Hugo Chávez and the Venezuelan Election
8:00 AM, Oct 14, 2010 • By VANESSA NEUMANN
“Before we get off the plane, I might ask you to take my laptop and cell phone through the airport for me,” said my traveling companion. “In case I get arrested upon landing.” “Ok,” I answered hesitantly. “No problems.”
The laptop belonged to Diego Arria, a former governor of Caracas, former Venezuelan ambassador to the U.N., former assistant secretary general of the U.N. and current outspoken critic of President Hugo Chávez. When Chávez mocked Arria on national television and then expropriated his farm, Arria tweeted, “I’ll see you in The Hague, Chávez.”
I flew with Arria to our homeland for the parliamentary elections there on September 26, when all the seats in the National Assembly were up for grabs, as they are every five years, in accordance with the new constitution passed under Chávez. At stake was Hugo Chávez’s absolute control of the National Assembly, a consequence of the opposition boycott of the 2005 congressional elections. The opposition claimed that since those elections were rigged, their participation would only help legitimize Chávez. However, the boycott wound up empowering the president by giving him nearly unlimited power to pass any law he likes and to rule by decree. The opposition did not intend to make the same mistake with the September 26 elections, widely considered a test for the 2012 presidential elections.
If they are, Chávez should be worried — his United Socialist Party (PSUV) lost the popular vote. Although last year’s new and unconstitutional electoral law ensured that he would retain a majority of the seats, Chávez has taken a serious blow: The new National Assembly that will be sworn in on January 5th will no longer be his puppet, as it has been the past five years. With Chávez’s Bolivarian Revolution now facing its counter-revolution, Venezuelans are celebrating what they’ve come to call “the end of fear.”
Going into the elections, voters had three issues on their minds: The soaring crime rates that give Caracas a murder rate four times that of Baghdad; a crumbling infrastructure that results in regular food and water shortages and electricity outages; and finally the new electoral law that heavily favored the PSUV by giving disproportionate representation to the smaller states that are renowned chavista, or Chavez supporter, strongholds. Proportionally, the tiny and economically insignificant Delta Amacuro (which is chavista) with 106,000 voters, should get 2 reps; it gets 4. By contrast, the opposition stronghold of Miranda, with nearly 1.9 million voters, should get 17 reps but instead gets 12. Even under Chávez’s own revised constitution, the new law is patently unconstitutional, but was still passed by the current National Assembly that is under his near-exclusive control. The law means that even if Chávez were to lose a majority of the popular vote, he could retain a majority of the National Assembly.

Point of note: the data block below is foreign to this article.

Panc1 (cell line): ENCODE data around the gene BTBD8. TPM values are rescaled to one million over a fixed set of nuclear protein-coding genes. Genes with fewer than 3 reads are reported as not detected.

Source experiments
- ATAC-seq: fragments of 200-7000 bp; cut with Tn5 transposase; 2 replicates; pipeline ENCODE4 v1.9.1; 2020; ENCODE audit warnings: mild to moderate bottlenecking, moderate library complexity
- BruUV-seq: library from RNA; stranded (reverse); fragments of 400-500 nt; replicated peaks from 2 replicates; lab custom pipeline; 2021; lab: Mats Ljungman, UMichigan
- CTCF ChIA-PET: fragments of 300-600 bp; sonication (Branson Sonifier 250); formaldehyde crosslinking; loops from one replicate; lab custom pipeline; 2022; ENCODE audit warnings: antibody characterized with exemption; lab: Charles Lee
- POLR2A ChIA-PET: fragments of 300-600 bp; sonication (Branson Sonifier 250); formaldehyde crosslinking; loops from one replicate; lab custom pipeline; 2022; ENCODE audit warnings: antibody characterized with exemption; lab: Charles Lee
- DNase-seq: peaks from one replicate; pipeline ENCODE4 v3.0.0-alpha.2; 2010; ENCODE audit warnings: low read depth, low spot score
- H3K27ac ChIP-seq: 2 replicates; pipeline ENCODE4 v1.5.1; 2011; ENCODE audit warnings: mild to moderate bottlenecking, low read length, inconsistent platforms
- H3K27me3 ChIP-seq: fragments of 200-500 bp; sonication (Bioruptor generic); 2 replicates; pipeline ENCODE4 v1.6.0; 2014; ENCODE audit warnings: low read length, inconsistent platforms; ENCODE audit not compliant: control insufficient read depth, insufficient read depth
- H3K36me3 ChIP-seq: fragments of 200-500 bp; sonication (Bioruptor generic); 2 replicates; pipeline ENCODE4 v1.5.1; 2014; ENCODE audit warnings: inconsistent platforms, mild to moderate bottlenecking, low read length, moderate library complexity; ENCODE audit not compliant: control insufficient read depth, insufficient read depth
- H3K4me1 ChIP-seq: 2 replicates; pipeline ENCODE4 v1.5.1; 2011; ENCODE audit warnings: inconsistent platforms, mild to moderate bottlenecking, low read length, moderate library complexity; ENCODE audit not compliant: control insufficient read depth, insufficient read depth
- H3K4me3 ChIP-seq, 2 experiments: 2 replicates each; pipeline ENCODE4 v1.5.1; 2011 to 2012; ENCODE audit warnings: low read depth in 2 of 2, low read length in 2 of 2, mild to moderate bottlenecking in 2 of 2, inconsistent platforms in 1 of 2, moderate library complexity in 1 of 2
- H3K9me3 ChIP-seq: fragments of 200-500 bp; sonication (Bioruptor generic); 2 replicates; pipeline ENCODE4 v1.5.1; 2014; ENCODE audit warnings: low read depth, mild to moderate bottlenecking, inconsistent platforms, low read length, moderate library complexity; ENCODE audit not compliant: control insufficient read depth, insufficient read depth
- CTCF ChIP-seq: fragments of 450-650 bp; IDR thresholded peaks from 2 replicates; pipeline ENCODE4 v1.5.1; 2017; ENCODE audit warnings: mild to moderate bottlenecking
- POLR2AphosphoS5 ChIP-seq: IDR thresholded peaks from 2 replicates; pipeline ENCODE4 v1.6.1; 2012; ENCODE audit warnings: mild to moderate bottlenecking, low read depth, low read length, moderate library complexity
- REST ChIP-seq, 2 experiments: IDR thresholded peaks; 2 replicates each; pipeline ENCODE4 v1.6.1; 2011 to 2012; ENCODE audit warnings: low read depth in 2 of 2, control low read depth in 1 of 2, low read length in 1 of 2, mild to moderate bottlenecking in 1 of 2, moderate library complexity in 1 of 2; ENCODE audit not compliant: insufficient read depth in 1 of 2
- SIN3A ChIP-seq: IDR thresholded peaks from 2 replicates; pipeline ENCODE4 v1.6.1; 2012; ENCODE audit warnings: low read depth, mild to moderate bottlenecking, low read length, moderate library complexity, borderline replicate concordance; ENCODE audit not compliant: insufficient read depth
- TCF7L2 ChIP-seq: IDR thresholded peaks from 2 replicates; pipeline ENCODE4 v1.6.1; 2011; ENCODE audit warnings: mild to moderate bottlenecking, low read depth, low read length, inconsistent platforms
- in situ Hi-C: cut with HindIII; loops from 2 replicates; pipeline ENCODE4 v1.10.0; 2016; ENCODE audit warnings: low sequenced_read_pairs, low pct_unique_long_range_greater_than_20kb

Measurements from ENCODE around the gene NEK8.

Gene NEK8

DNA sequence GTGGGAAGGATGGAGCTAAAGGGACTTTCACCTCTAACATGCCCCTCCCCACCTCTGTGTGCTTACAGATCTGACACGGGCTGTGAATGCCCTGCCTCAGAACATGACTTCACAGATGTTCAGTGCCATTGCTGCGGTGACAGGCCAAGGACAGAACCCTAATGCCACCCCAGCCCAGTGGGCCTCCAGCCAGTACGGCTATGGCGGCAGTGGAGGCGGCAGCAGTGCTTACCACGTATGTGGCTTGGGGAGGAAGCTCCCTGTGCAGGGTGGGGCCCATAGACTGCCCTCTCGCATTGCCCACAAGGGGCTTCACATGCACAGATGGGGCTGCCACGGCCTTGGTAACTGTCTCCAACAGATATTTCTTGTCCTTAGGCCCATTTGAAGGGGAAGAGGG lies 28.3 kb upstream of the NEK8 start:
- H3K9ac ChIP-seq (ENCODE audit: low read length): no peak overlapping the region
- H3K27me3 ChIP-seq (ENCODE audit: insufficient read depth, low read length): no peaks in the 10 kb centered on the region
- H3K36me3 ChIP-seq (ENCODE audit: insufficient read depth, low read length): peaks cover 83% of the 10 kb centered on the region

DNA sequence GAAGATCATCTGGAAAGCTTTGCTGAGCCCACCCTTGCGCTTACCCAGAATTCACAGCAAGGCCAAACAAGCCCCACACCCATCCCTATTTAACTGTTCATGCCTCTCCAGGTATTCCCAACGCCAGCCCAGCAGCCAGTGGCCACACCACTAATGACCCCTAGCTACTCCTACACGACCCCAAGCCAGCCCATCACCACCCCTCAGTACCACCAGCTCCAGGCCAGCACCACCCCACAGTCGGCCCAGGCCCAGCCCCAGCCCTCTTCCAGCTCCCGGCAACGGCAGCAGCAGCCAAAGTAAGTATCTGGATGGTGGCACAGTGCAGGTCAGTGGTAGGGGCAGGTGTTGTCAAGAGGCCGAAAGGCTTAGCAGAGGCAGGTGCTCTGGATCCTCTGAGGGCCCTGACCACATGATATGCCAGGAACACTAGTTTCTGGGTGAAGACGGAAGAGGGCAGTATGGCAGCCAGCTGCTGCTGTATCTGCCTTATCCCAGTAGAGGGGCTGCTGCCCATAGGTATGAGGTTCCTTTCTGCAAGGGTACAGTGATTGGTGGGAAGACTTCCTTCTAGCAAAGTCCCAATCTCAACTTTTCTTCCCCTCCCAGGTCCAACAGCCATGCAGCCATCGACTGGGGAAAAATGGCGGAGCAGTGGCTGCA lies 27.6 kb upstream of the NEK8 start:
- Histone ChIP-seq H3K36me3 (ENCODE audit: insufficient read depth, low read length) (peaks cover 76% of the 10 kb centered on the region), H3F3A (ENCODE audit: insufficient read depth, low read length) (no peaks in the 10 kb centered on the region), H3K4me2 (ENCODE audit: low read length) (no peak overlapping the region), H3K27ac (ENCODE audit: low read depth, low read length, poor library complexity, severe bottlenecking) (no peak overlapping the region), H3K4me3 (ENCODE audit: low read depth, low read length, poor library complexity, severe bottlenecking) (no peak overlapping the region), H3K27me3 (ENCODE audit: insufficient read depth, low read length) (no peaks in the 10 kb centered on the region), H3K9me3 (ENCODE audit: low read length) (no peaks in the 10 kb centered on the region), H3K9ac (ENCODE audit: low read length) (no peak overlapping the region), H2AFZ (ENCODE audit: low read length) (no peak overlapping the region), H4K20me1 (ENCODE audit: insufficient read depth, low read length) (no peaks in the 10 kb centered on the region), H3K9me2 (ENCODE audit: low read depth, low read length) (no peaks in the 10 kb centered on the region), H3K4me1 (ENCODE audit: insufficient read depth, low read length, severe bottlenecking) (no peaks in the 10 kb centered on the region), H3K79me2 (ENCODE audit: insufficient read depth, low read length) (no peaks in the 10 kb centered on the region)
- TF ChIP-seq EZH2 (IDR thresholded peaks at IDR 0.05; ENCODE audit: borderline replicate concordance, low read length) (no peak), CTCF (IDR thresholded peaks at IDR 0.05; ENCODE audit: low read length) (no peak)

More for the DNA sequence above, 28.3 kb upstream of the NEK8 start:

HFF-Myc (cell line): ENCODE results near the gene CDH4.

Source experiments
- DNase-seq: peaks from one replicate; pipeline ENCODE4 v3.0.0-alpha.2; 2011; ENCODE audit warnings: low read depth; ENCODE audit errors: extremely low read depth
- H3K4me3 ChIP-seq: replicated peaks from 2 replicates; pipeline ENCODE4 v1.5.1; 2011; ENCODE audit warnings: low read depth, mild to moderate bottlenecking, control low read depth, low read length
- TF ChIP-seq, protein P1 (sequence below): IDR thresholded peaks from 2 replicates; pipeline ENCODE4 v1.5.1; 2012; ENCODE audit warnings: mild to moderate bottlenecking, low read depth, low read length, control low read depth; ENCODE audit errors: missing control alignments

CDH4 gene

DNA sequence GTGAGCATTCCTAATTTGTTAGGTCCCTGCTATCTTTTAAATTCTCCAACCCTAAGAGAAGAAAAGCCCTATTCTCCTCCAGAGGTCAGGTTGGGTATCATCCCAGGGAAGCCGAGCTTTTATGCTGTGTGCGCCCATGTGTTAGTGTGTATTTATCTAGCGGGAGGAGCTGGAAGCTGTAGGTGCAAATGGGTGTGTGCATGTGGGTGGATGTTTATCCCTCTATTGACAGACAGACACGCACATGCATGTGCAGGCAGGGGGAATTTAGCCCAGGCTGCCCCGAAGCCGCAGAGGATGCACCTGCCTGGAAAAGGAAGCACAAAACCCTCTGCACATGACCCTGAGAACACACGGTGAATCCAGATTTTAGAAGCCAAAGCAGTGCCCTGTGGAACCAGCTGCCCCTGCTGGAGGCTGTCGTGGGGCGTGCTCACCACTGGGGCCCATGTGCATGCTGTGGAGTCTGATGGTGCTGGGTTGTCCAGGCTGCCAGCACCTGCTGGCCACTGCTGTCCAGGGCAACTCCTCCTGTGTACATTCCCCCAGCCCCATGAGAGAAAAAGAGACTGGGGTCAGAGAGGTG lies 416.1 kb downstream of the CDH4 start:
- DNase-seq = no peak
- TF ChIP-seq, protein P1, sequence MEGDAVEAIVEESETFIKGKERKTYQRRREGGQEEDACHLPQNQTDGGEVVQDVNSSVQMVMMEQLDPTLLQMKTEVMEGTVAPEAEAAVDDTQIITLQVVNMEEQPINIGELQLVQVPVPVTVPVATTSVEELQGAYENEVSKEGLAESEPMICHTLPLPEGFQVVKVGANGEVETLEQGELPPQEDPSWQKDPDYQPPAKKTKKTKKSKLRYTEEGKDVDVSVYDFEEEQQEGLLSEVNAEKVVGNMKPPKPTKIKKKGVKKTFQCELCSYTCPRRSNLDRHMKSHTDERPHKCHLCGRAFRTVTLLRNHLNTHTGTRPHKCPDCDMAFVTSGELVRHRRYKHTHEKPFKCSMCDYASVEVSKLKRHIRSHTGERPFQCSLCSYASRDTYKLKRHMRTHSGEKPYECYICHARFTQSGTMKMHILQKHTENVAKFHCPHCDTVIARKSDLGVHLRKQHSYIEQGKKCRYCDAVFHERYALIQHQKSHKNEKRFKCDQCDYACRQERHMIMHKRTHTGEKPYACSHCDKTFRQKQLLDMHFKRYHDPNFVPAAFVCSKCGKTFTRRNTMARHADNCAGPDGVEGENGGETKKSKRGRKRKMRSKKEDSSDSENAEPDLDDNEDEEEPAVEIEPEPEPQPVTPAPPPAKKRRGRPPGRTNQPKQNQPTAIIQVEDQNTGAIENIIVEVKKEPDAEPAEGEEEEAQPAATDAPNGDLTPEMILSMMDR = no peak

Chávez’s opponents charge that none of the elections held while he’s been in power have been truly free and fair. The electoral process is anything but transparent, with the National Electoral Commission (CNE) registering 7 million, mostly chavista, voters to a roster of 11 million in 11 years. Critics claim that many of these newly registered voters are dead or never existed. With paranoia running high, there are even claims that some of them are terrorists from FARC or Hezbollah, given refuge by Chávez. What is clear is that Chávez has flouted campaign laws by using public funds to favor the PSUV, such as by forcing all nine national TV networks and their 159 affiliates to broadcast at least four hours a day of Chávez speeches. On top of all this is Chavez’s intimidation of his opponents, but Arria gave no signs of concern.
Traveling from New York by way of South Florida, Arria was recognized by supporters at La Guardia and Miami airports. “You are a hero and a symbol, my brother,” said one of his fans. “If there’s trouble,” a woman in a pink shirt told him as we boarded the second flight, “my friends and I will surround you. We won’t let you be arrested.” Waiting in line at Caracas’s Simón Bolívar International Airport, someone ahead of me turned excitedly and asked: “Is that Diego Arria? It looks like Diego Arria.” I shrugged my shoulders in feigned ignorance and looked away while I watched him be interrogated by the immigration agent who finally allowed him into the country. Thankfully, he got to hold on to his laptop and phone, but a day later Arria caught a government intelligence officer outside his home.
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